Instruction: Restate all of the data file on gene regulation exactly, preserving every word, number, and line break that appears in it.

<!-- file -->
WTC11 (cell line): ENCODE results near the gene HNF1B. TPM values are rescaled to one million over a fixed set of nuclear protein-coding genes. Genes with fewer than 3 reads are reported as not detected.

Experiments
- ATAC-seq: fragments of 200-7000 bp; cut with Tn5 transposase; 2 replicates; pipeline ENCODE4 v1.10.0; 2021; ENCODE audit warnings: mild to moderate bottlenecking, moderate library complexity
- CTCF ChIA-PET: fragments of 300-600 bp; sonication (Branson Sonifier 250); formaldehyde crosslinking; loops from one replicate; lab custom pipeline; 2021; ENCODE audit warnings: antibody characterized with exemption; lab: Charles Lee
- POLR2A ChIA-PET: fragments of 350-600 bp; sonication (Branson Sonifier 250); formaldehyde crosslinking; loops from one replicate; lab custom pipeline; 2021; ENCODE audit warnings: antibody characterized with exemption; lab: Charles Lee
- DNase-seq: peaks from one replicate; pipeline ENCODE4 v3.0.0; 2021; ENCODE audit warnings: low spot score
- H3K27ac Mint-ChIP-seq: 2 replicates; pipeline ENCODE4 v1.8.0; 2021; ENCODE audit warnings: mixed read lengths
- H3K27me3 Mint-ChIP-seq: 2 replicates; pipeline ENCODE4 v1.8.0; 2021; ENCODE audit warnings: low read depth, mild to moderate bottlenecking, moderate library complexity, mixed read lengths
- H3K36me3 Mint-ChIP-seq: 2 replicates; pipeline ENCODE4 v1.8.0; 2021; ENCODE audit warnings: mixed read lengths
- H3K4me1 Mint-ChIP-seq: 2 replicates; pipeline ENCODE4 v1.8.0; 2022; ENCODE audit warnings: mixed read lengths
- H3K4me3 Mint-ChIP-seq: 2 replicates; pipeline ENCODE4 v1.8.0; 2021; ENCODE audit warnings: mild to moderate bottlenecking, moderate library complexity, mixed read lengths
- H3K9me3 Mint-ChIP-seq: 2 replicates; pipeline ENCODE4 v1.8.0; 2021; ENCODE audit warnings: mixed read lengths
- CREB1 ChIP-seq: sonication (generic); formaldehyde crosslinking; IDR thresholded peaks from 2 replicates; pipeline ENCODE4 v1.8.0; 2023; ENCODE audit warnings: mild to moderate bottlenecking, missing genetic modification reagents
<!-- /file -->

WTC11 (cell line): ENCODE results near the gene HNF1B. TPM values are rescaled to one million over a fixed set of nuclear protein-coding genes. Genes with fewer than 3 reads are reported as not detected.

Experiments
- ATAC-seq: fragments of 200-7000 bp; cut with Tn5 transposase; 2 replicates; pipeline ENCODE4 v1.10.0; 2021; ENCODE audit warnings: mild to moderate bottlenecking, moderate library complexity
- CTCF ChIA-PET: fragments of 300-600 bp; sonication (Branson Sonifier 250); formaldehyde crosslinking; loops from one replicate; lab custom pipeline; 2021; ENCODE audit warnings: antibody characterized with exemption; lab: Charles Lee
- POLR2A ChIA-PET: fragments of 350-600 bp; sonication (Branson Sonifier 250); formaldehyde crosslinking; loops from one replicate; lab custom pipeline; 2021; ENCODE audit warnings: antibody characterized with exemption; lab: Charles Lee
- DNase-seq: peaks from one replicate; pipeline ENCODE4 v3.0.0; 2021; ENCODE audit warnings: low spot score
- H3K27ac Mint-ChIP-seq: 2 replicates; pipeline ENCODE4 v1.8.0; 2021; ENCODE audit warnings: mixed read lengths
- H3K27me3 Mint-ChIP-seq: 2 replicates; pipeline ENCODE4 v1.8.0; 2021; ENCODE audit warnings: low read depth, mild to moderate bottlenecking, moderate library complexity, mixed read lengths
- H3K36me3 Mint-ChIP-seq: 2 replicates; pipeline ENCODE4 v1.8.0; 2021; ENCODE audit warnings: mixed read lengths
- H3K4me1 Mint-ChIP-seq: 2 replicates; pipeline ENCODE4 v1.8.0; 2022; ENCODE audit warnings: mixed read lengths
- H3K4me3 Mint-ChIP-seq: 2 replicates; pipeline ENCODE4 v1.8.0; 2021; ENCODE audit warnings: mild to moderate bottlenecking, moderate library complexity, mixed read lengths
- H3K9me3 Mint-ChIP-seq: 2 replicates; pipeline ENCODE4 v1.8.0; 2021; ENCODE audit warnings: mixed read lengths
- CREB1 ChIP-seq: sonication (generic); formaldehyde crosslinking; IDR thresholded peaks from 2 replicates; pipeline ENCODE4 v1.8.0; 2023; ENCODE audit warnings: mild to moderate bottlenecking, missing genetic modification reagents